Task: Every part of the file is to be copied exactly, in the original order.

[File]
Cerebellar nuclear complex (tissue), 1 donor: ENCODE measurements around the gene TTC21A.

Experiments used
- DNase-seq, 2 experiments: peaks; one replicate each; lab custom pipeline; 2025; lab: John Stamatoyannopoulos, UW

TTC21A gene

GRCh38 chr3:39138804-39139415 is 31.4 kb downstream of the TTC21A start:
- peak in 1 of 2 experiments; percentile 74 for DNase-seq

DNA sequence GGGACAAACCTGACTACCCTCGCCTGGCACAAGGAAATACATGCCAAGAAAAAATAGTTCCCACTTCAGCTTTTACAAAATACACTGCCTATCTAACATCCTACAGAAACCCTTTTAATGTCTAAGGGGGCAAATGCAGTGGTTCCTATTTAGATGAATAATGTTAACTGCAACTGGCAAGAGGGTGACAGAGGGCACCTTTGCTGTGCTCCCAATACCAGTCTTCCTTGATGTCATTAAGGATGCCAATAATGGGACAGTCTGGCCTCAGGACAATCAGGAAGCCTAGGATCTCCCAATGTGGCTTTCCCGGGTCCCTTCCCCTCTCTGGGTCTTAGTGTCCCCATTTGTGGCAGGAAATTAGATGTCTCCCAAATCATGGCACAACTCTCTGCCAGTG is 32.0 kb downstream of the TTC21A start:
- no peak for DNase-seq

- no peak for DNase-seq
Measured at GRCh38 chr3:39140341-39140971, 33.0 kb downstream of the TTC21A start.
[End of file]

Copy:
Cerebellar nuclear complex (tissue), 1 donor: ENCODE measurements around the gene TTC21A.

Experiments used
- DNase-seq, 2 experiments: peaks; one replicate each; lab custom pipeline; 2025; lab: John Stamatoyannopoulos, UW

TTC21A gene

GRCh38 chr3:39138804-39139415 is 31.4 kb downstream of the TTC21A start:
- peak in 1 of 2 experiments; percentile 74 for DNase-seq

DNA sequence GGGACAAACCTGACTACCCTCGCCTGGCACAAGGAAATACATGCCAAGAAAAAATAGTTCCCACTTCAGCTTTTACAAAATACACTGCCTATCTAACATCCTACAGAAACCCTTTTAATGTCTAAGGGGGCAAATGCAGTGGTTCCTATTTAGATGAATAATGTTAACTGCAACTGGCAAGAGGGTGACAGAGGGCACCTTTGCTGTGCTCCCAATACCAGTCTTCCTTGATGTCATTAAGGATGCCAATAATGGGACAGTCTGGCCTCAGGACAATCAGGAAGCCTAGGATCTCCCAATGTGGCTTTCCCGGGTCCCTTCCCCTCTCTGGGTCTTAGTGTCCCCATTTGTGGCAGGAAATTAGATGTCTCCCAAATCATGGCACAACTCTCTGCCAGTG is 32.0 kb downstream of the TTC21A start:
- no peak for DNase-seq

- no peak for DNase-seq
Measured at GRCh38 chr3:39140341-39140971, 33.0 kb downstream of the TTC21A start.